Dallas Metro North - Sandy Bolinger

It’s Time to Protest Your Texas Property Taxes

The purpose of this article is to offer guidance on the process and a proper approach to successfully protesting property value.

Property Taxes are one of the largest home expenses faced by Texas homeowners. Every year the appraisal districts will mass appraise all the properties in their jurisdiction. This value then determines what your taxes will be for the following year. Thankfully you have the right to protest!

While you may not save a fortune in any given year, with a yearly effort, you could end up saving several hundred to several thousand dollars over-time. Maintaining your property value through yearly protests will keep more of your hard-earned cash in your pocket.

It’s just a hunch, but I bet you could find a more enjoyable way to spend it.

Let’s look at Two Common Misconceptions:

1. If I protest I won’t be able to sell my home for more!
This is not true.
The appraisal district’s assessed value is not indicative of the true market value. True market value is decided when a willing buyer and a willing seller agree to buy and sell. The appraisal districts value is set by using last years sales. When you list your home in the spring, your agent will use current sales to arrive at the current value.

2. If I protest, the appraisal district might retaliate and raise the value higher!
Again, not true. Protesting is your right. The appraisal district can only raise the current value higher - if you make the request to do so - please don’t do this. If you fail to show good reason to lower the value further, the value will simply remain the same.

How do the numbers work?

Great Question! Let’s start with the Homestead Exemption - The homestead exemption does two things for property tax purposes.

  1. Sets a limit on the amount of annual increase to the taxable value to not exceed the lesser of:
    • the market value of the property; or the sum of:
      • 10% of the appraised value of the property for the preceding year;
      • the appraised value of the property for the preceding year; and
      • the market value of all new improvements to the property.
  2. Lowers the amount of the taxable value
    • the current (2024) Texas school tax exemption is $100,000
    • other discounts my apply to your county or city taxes - varies by city and county - check your statement

*Read more about the benefits of a homestead and how to file.
- Check out Denton County – FAQ
- Comptroller – Valuing Property

- Protest Form

Market (Appraised) Value vs. Taxable (Assessed) Value

First and foremost, it’s important to understand that you are protesting market value, not the assessed value. The appraisal district does not set tax rates, nor do they have any control over the billed amount. The appraisal district simply determines market value.

Market value is the estimated amount active buyers would be willing to pay for your home. Your home’s market value is determined by an appraiser, or by an estimate given by a real estate agent when you are listing your home on the market. Market value is the only value permitted to be protested, through the Appraisal District.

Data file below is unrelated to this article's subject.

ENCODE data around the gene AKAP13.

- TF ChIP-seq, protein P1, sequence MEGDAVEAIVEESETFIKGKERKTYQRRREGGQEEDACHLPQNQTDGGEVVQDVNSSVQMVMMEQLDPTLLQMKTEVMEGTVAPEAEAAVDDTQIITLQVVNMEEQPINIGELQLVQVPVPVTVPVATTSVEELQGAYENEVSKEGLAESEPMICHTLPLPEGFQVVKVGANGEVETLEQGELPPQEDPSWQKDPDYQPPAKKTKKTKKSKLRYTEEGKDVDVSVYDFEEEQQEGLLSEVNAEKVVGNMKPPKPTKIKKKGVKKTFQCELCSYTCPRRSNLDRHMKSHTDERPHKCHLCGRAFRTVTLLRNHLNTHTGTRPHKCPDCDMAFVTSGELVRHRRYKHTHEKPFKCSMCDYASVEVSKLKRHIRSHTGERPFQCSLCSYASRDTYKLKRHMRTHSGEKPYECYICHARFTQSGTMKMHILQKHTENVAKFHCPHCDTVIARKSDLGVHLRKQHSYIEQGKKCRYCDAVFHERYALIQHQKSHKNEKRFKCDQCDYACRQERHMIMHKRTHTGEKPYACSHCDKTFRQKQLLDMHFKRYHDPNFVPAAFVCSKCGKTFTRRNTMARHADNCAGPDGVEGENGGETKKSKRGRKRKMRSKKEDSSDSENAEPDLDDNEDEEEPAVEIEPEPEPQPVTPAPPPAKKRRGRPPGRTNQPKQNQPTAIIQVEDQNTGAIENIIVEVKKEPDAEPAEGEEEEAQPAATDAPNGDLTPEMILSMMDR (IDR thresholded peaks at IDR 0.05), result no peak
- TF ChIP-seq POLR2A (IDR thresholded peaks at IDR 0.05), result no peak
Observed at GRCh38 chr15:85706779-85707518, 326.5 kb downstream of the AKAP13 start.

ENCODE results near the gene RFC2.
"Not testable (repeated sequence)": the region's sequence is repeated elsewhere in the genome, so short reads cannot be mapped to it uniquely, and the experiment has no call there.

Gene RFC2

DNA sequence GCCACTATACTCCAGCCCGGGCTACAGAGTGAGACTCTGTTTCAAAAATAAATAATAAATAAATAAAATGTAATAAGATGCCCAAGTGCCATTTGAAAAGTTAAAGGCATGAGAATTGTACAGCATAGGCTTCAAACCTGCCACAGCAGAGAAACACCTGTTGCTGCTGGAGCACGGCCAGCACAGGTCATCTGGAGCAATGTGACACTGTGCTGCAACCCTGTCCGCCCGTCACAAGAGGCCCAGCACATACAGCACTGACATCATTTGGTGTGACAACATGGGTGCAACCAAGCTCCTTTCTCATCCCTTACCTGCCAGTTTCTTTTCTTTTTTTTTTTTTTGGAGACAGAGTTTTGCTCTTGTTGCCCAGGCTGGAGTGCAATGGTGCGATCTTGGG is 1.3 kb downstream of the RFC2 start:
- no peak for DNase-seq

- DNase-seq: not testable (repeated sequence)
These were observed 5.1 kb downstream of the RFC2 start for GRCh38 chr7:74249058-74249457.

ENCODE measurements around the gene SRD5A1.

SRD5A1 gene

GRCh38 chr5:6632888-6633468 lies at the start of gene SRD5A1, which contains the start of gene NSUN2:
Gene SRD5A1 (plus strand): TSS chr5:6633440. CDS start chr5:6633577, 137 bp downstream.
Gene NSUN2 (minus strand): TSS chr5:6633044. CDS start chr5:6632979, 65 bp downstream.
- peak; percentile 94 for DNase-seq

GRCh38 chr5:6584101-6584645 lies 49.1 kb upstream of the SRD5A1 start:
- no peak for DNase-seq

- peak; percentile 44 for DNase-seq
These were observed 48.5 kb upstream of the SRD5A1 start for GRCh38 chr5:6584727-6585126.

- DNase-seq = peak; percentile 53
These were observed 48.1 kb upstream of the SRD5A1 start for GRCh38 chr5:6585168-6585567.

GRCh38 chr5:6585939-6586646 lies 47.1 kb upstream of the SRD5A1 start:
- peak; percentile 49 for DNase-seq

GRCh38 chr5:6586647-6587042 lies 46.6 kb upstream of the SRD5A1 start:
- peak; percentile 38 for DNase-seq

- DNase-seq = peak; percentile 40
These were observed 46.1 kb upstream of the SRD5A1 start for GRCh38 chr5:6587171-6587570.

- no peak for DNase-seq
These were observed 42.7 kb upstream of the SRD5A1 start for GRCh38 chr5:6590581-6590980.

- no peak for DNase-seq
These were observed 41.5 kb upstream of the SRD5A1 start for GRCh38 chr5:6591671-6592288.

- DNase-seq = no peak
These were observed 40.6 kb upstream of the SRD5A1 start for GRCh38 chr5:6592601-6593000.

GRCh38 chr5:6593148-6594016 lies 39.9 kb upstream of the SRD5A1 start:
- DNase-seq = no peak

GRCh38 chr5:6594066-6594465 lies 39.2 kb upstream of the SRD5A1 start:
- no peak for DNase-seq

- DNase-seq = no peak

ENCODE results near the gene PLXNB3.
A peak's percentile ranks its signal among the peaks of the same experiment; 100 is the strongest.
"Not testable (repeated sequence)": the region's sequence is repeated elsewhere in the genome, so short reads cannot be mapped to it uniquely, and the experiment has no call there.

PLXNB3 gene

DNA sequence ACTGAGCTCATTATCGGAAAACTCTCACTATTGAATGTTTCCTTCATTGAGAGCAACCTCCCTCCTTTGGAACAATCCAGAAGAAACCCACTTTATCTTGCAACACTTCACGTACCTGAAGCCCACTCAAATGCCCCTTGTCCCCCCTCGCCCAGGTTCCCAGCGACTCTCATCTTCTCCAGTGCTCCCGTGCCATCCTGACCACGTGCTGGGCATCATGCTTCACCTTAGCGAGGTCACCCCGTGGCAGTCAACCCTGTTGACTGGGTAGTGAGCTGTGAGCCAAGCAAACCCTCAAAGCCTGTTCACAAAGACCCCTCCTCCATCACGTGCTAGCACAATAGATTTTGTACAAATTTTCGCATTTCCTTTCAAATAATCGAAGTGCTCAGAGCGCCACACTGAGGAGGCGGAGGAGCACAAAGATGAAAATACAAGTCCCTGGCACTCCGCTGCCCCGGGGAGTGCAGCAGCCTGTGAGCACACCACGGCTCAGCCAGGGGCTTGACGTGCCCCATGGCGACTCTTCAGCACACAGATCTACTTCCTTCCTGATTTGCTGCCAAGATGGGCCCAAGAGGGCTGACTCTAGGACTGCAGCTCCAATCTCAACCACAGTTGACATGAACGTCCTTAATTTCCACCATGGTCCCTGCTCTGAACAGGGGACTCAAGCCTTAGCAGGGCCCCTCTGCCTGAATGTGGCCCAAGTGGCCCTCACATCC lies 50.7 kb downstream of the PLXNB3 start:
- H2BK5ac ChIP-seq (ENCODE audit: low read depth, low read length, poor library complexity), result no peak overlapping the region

Assessed value, on the other hand, takes the market value and puts it in the context of your property taxes. Assessed Value is a statutory calculation based on the previous year’s assessed value and cannot be protested. As a result, the assessed value of a property is typically lower than appraised market value. How much the Assessed value can increase is limited by the 10% homestead cap.

In the example below, you can see in 2022 the appraised value of this home jumped $112,601.00, but the homestead cap saved the home owner $69,901 in Assessed value. The home was then sold in 2022, so the new 2023 value was set at the new purchase price. The new owner will now need to protest in 2024 to lower the Market value, this in turn will adjust the Assessed value - because it is currently equal to Market Value. And, this is were a yearly protest pays off!

Screenshot 2024-02-06 at 3.14.42 PM.png

Steps for a Texas Property Tax Appeal - Denton County

STEP 1. Read Your Assessment Letter
Denton CAD will begin mailing out “Notice of Appraised Values” in April-May each year.
The determination of value is based on your property value as of January 1 of that year. (If you have a house fire on January 2nd - it will not be considered.)

*Check your Notice to confirm your deadline. There is not one set deadline.* You typically have 30 days (from the date of mailing - not the date received) to file a protest form.

*Here’s the link for Denton County.
On the main page, enter your address, you’ll be directed to your properties detail page.

STEP 2. Check the Data & File the Protest Form by Your Deadline
Check that the districts data about your home is true… location, # bedrooms, sq ft, age, lot size, school district, etc. If the data works against you, report it to the district. If the mistake is in your favor - it’s not your responsibility to correct it.
-Ex. the district shows that you have 3 bedrooms but you really have 4 bedrooms- not your responsibility.

There are two ways to turn in your Protest Form:

    1. Through the eFile Portal (fill out the protest form in the Portal) Under Section 3, select: *Incorrect appraised (market) value and/or value is unequal compared with other properties.
    2. Download and print out a protest form HERE and either
      Mail it to: DCAD, 3911 Morse St, Denton, TX 76208 (or) Drop it off at the front of our building (same address)